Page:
Increased adolescent opioid use and complications reported to a poison control center following the 2000 JCAHO pain initiative

Laura M. Tormoehlen, James B. Mowry, Jeffrey D. Bodle, Daniel Rusyniak

Research output: Contribution to journalArticle

24 Citations (Scopus)

Abstract

Context. Adolescents are at risk to abuse opioid analgesics for many reasons, including inaccurate perception of risk and increased drug availability. In 2000, the Joint Commission on Accreditation of Healthcare Organizations (JCAHO) released pain management standards that emphasized pain control as a patient rights issue. This focus on analgesia may have increased both the prescribing and use of opioid analgesics, thereby increasing availability. Objective. Using data from a US poison center, this study aims to compare the number of adolescent opioid cases and their outcome severity before and after the 2000 JCAHO pain initiative. Methods. Retrospective case series of opioid exposures involving persons 1218 years of age reported to a US poison center from 1994 to 2007. The main outcome measure was the number of adolescent opioid cases reported for 19942000 compared to 20012007. Secondary outcomes included outcome severity, number of cases involving specific opioids, and correlation between the number of cases and the amount of opioids distributed to the state. Results. There were 1634 adolescent opioid-related cases with 187 cases developing medical complications. Compared with 19942000, the rate ratio of cases involving adolescents and opioid analgesics for the years 20012007 was 1.69 (95% CI: 1.53, 1.86), and these cases were 2.84 (95% CI: 2.06, 3.91) times more likely to have had medical complications. Medical complications involving methadone (p =0.001) increased after the JCAHO initiative, while complications related to codeine (p =0.001) and propoxyphene (p =0.030) decreased. There were 15 deaths in 20012007 and none in 19942000 (p =0.012). Lastly, there was a correlation between the rate of adolescent opioid cases and the amount of opioids distributed to the state (r 2 =0.90; p < 0.001). Conclusion. In the 7 years following the JCAHO pain standards, there was an increase in the number and severity of adolescent opioid-related poison center cases. The increase correlates with statewide availability of opioids. These data may prove useful in drug education and prevention programs targeting adolescents.

Original languageEnglish
Pages (from-to)492-498
Number of pages7
JournalClinical Toxicology
Volume49
Issue number6
DOIs
StatePublished - Jul 2011

Fingerprint

Poison Control Centers
Joint Commission on Accreditation of Healthcare Organizations
Accreditation
Poisons
Opioid Analgesics
Pain
Availability
Dextropropoxyphene
Codeine
Methadone
Patient Rights
Pain Management
Pharmaceutical Preparations

Keywords

  • Opioids
  • Prescription drugs
  • Substance-related disorders

ASJC Scopus subject areas

  • Toxicology

Cite this

Increased adolescent opioid use and complications reported to a poison control center following the 2000 JCAHO pain initiative. / Tormoehlen, Laura M.; Mowry, James B.; Bodle, Jeffrey D.; Rusyniak, Daniel.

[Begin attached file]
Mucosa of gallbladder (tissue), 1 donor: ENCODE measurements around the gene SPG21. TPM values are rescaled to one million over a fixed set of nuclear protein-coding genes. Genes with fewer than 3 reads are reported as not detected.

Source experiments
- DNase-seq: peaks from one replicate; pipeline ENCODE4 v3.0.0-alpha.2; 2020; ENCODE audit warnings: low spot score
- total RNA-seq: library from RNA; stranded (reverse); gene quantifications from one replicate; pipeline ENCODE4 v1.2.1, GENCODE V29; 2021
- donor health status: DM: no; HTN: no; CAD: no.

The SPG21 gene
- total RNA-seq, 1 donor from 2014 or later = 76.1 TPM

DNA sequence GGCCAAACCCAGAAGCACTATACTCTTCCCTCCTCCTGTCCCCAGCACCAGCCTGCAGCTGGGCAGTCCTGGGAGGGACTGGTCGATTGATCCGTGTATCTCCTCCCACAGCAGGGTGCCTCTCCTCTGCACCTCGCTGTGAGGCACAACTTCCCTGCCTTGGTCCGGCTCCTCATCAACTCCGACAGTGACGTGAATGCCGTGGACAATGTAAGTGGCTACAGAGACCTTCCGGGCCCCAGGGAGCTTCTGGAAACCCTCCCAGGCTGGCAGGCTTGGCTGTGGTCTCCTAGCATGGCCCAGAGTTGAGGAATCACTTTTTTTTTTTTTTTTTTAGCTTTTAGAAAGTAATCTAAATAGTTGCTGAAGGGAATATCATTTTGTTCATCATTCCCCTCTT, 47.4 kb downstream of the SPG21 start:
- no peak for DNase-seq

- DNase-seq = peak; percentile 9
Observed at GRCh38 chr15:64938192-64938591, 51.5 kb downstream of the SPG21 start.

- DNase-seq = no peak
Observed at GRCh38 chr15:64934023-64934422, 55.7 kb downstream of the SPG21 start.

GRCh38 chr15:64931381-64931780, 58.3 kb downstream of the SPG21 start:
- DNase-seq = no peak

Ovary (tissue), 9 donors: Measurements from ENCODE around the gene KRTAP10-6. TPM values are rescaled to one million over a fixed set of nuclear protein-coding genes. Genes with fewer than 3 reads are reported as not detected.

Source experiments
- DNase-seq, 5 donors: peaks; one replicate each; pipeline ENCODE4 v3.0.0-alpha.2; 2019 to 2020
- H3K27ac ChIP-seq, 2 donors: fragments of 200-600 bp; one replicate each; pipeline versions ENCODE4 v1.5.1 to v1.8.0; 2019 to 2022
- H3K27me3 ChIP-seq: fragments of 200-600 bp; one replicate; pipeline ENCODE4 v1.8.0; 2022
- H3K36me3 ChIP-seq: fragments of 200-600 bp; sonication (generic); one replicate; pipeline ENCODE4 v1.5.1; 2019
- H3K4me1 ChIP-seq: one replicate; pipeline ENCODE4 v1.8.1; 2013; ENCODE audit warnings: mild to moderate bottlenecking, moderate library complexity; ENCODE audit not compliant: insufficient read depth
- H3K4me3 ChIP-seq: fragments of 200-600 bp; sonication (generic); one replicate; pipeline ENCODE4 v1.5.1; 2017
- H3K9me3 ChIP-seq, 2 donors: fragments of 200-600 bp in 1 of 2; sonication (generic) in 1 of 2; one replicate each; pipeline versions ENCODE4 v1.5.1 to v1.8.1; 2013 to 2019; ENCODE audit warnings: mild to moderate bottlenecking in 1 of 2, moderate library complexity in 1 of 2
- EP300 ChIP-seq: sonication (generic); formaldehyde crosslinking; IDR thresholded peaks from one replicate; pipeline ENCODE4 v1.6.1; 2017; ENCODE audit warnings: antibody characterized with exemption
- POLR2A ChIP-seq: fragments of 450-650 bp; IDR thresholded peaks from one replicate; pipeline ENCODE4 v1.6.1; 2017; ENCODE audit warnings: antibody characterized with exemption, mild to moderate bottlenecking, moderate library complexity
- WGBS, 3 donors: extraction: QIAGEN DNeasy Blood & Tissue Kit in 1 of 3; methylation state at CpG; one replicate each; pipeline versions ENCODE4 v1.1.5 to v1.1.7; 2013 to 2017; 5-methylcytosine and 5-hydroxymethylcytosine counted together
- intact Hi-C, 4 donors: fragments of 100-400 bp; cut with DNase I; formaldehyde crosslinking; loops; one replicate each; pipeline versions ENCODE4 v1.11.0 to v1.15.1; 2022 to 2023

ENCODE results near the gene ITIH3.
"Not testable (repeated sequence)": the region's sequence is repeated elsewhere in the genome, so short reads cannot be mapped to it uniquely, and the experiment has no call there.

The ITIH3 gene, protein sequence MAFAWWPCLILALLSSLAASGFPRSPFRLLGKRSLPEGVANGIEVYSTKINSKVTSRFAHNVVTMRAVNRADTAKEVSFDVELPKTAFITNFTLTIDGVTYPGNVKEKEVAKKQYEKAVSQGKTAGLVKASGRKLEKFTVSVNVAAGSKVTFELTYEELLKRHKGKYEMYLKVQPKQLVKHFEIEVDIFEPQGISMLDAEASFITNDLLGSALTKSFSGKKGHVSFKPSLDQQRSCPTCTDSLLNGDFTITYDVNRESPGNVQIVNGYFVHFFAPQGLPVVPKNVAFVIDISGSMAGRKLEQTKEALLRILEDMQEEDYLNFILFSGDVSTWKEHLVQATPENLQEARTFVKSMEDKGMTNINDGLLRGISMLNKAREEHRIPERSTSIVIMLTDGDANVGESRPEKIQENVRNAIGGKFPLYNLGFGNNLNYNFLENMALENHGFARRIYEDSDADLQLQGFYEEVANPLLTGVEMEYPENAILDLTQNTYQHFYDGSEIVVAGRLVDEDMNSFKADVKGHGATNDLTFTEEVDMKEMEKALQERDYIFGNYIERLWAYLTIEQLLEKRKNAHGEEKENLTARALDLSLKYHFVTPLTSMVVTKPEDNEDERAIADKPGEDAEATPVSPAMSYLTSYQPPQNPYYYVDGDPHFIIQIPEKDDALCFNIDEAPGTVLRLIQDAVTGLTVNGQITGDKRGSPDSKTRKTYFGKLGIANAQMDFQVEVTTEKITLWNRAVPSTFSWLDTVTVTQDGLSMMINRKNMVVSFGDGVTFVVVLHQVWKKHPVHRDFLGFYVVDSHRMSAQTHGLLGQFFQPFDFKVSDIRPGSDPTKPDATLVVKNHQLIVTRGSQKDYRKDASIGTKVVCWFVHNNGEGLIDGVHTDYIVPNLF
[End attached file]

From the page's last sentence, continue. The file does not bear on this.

In: Clinical Toxicology, Vol. 49, No. 6, 07.2011, p. 492-498.

Research output: Contribution to journalArticle

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abstract = "Context. Adolescents are at risk to abuse opioid analgesics for many reasons, including inaccurate perception of risk and increased drug availability. In 2000, the Joint Commission on Accreditation of Healthcare Organizations (JCAHO) released pain management standards that emphasized pain control as a patient rights issue. This focus on analgesia may have increased both the prescribing and use of opioid analgesics, thereby increasing availability. Objective. Using data from a US poison center, this study aims to compare the number of adolescent opioid cases and their outcome severity before and after the 2000 JCAHO pain initiative. Methods. Retrospective case series of opioid exposures involving persons 1218 years of age reported to a US poison center from 1994 to 2007. The main outcome measure was the number of adolescent opioid cases reported for 19942000 compared to 20012007. Secondary outcomes included outcome severity, number of cases involving specific opioids, and correlation between the number of cases and the amount of opioids distributed to the state. Results. There were 1634 adolescent opioid-related cases with 187 cases developing medical complications. Compared with 19942000, the rate ratio of cases involving adolescents and opioid analgesics for the years 20012007 was 1.69 (95{\%} CI: 1.53, 1.86), and these cases were 2.84 (95{\%} CI: 2.06, 3.91) times more likely to have had medical complications. Medical complications involving methadone (p =0.001) increased after the JCAHO initiative, while complications related to codeine (p =0.001) and propoxyphene (p =0.030) decreased. There were 15 deaths in 20012007 and none in 19942000 (p =0.012). Lastly, there was a correlation between the rate of adolescent opioid cases and the amount of opioids distributed to the state (r 2 =0.90; p < 0.001). Conclusion. In the 7 years following the JCAHO pain standards, there was an increase in the number and severity of adolescent opioid-related poison center cases. The increase correlates with statewide availability of opioids. These data may prove useful in drug education and prevention programs targeting adolescents.",
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